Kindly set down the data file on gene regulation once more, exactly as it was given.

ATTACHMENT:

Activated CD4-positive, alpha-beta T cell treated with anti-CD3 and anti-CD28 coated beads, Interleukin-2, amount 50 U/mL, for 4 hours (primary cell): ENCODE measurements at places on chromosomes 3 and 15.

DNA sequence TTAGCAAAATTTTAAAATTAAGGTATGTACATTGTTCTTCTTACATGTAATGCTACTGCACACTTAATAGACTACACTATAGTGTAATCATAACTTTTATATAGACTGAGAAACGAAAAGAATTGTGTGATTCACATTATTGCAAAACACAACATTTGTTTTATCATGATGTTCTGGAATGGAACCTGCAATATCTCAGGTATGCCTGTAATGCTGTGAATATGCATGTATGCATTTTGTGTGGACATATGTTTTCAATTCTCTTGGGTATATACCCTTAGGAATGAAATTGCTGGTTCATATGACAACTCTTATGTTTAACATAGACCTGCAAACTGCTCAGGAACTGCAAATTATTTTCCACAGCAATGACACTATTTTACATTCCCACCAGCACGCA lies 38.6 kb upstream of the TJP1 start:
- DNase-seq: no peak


Activated CD4-positive, alpha-beta T cell treated with anti-CD3 and anti-CD28 coated beads, Interleukin-2, amount 50 U/mL, for 4 hours (primary cell): ENCODE measurements at places on chromosomes 3 and 15.

DNA sequence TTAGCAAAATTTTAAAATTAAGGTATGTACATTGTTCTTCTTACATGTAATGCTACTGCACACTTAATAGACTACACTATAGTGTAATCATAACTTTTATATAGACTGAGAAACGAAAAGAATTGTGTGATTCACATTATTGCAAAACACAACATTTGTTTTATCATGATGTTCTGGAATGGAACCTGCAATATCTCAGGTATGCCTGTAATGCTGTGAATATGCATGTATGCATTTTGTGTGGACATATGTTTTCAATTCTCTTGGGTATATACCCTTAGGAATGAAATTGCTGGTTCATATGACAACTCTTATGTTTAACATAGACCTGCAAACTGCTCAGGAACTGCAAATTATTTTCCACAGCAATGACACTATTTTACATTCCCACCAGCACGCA lies 38.6 kb upstream of the TJP1 start:
- DNase-seq: no peak